To get the program going, we first sent out a statewide survey to all licensed doctors of chiropractic in Oregon, regardless of which state association they belonged to, or even if they belonged to neither. Our philosophy was that our state associations would work together for the good of the profession, while at the same time, hopefully stimulating nonmembers to get involved. The Chiropractic Association of Oregon and the Oregon Doctors of Chiropractic hoped that by getting involved and experiencing the good works of this program, these nonmember doctors might become members of one of their trade organizations, thereby getting more involved politically. This philosophy is working. We have doctors from all over the state signing up to become a Chiropractor of the Day.
Make It Official
It is my opinion that states wishing to develop a similar program should attempt to make their Chiropractor of the Day an official Capitol program. This will likely require gaining approval from a legislative committee, similar to Oregon's Legislative Administration Committee. There are a number of reasons why this is recommended. As an official state Capitol program, the profession is likely to gain more notoriety. One of the more powerful and beneficial aspects of this program is that the chiropractic colleague who is the Chiropractor of the Day will have his or her name announced in both the Senate and House chambers at the start of each day's session. For example, the Senate President and Speaker of the House will announce from their podiums, "The chiropractor of the day today is Dr. Vern Saboe from Albany, Oregon. We thank Dr. Saboe for being here today. If any member or staff is in need of a chiropractic adjustment or consultation, you may page Dr. Saboe at (number)."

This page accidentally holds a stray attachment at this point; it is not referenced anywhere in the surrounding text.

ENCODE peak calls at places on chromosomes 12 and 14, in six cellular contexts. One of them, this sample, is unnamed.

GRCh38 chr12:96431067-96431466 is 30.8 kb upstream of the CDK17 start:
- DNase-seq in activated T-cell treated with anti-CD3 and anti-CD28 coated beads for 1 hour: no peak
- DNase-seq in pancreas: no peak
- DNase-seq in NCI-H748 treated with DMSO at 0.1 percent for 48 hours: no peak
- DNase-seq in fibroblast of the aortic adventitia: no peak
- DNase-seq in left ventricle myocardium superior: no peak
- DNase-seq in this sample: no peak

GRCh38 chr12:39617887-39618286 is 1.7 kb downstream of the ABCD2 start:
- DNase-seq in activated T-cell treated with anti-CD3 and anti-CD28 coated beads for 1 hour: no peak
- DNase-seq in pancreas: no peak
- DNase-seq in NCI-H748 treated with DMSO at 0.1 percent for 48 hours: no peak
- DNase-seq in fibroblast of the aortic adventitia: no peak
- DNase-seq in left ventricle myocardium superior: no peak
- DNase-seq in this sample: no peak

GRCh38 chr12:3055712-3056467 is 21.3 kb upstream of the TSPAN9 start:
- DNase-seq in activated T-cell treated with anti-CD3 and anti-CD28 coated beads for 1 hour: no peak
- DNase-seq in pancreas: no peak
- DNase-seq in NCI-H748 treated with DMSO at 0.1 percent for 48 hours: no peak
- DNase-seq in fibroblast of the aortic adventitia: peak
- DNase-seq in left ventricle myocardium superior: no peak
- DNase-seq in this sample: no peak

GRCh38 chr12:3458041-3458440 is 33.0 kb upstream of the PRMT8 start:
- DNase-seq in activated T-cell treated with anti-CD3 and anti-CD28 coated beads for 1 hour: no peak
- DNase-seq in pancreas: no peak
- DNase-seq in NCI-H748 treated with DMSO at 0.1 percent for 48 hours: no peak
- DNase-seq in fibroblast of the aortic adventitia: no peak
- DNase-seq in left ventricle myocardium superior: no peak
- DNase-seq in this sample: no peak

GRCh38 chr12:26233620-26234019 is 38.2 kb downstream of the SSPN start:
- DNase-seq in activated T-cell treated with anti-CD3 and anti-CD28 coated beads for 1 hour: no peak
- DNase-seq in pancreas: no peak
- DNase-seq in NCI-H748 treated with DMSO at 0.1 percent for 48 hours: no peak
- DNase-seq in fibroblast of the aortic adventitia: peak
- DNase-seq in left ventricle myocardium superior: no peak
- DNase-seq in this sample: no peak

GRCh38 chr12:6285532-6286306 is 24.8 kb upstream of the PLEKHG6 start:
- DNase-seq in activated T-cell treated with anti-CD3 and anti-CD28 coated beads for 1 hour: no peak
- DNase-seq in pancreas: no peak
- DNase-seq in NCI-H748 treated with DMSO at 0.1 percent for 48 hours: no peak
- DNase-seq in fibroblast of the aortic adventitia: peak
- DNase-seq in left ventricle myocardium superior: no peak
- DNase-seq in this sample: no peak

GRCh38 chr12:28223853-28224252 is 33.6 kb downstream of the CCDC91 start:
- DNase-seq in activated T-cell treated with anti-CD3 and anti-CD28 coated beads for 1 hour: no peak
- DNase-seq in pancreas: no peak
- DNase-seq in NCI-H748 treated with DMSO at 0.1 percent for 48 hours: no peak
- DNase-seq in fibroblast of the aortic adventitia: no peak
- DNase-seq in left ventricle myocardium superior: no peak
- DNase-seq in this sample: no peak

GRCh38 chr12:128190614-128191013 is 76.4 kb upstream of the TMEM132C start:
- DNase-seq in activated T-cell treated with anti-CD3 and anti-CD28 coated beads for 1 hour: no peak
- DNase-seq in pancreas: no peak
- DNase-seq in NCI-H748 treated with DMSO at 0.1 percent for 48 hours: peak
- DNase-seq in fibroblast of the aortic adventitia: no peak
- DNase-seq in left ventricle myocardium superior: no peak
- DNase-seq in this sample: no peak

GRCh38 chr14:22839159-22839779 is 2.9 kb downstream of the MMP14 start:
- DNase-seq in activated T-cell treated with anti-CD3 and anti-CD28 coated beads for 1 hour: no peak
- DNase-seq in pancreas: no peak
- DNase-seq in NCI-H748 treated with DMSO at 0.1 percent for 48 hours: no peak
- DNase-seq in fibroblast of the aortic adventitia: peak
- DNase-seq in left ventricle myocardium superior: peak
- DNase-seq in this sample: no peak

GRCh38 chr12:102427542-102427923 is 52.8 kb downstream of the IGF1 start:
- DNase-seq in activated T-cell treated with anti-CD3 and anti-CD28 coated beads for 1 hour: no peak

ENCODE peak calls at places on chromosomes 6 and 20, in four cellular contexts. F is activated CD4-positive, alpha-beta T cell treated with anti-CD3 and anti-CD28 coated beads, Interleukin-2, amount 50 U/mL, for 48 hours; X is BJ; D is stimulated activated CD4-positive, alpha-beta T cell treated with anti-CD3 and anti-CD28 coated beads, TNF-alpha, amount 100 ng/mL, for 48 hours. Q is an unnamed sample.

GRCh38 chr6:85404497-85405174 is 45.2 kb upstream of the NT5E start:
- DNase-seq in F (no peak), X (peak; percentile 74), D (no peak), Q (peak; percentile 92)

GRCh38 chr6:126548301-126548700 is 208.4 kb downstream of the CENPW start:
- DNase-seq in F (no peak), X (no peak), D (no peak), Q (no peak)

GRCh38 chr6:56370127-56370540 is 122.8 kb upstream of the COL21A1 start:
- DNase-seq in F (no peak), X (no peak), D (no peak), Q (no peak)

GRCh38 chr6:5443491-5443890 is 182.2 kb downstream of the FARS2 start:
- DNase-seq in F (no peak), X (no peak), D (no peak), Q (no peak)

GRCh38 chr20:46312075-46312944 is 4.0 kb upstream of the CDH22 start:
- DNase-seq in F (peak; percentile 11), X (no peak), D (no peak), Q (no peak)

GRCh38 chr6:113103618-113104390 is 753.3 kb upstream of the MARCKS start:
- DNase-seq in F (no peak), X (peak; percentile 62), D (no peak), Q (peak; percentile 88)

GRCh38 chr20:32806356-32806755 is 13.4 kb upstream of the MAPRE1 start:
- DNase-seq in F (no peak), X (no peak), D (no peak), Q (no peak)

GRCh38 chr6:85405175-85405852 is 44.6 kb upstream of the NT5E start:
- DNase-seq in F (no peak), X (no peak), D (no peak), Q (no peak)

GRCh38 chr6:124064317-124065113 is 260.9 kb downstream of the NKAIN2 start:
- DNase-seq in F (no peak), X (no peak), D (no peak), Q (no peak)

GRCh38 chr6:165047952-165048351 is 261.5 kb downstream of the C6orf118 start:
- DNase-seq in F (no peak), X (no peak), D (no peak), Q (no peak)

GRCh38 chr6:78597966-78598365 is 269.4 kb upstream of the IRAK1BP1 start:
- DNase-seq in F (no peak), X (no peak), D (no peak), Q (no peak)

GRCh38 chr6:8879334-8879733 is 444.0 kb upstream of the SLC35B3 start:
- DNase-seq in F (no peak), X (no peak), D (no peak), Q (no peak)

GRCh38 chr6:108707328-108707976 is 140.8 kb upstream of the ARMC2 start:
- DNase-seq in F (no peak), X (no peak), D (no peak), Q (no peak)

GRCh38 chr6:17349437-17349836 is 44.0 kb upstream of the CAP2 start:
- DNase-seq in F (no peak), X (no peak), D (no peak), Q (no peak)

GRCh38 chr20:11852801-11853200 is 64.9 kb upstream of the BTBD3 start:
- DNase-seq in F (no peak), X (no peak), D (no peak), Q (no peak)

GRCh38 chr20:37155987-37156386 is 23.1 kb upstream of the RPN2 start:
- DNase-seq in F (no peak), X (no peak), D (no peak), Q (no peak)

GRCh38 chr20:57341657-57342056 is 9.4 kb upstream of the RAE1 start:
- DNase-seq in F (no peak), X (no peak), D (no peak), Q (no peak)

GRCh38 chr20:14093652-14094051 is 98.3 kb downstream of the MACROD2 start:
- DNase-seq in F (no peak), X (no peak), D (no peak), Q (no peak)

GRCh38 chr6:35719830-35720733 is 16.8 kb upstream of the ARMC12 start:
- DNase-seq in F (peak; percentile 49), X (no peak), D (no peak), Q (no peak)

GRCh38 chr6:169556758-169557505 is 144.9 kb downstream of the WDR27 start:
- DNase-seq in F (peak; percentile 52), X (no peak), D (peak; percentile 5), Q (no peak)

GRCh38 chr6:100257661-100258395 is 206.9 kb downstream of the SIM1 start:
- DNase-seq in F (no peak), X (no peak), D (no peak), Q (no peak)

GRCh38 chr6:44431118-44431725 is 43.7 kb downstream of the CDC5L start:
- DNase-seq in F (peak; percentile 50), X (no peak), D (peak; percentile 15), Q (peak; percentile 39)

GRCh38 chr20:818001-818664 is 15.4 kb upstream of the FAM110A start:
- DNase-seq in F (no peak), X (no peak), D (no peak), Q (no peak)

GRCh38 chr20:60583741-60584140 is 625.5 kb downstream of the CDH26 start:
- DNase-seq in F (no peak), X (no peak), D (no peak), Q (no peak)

Most importantly, there will be colleagues in your state who currently treat a senator or representative, and may request the opportunity to sit next to that member when announced as the "Chiropractor of the Day." They, of course, stand to be acknowledged when announced. However, even more significant than this is that your senator or representative can then stand and address the assembly, telling how you are their chiropractor and how chiropractic care has helped them. Every senator or representative in that chamber who has never been to a chiropractor will hear these testimonials - you simply can't buy that kind of public relations! In the Oregon legislature, such testimonials are given during what is referred to as "remonstrances." For this obvious reason, we also specifically target the involvement of those chiropractic colleagues who currently treat members of the Oregon legislature.
You will need to research what your state's Senate and House rules will allow. In Oregon, we have the opportunity to sit with our senators if they invite us. Not so in the House, where we must sit on the side aisle during the session, and when announced, simply walk to the chamber rail and wave to be acknowledged. In each state, there will be specific staff who are the experts on each chamber's rules. In Oregon, they are the Secretary of the Senate and the Chief Clerk.
Other Specifics of the Program
Other benefits of making our Oregon Chiropractor of the Day program official are that we have a special parking permit, worth platinum, that allows our doctors to park right at the Capitol steps. Additionally, those Doctors of the Day are given a pager to wear so that when a member or Capitol staff person wishes a treatment, they can page the doctor and arrange to be seen. We here in Oregon anticipate that this program will be extremely beneficial to the profession for years to come.
Vern Saboe, DC, DACAN, FICC, DABFP, FACO
Click here for more information about Vern Saboe Jr., DC, DACAN, FICC, DABFP.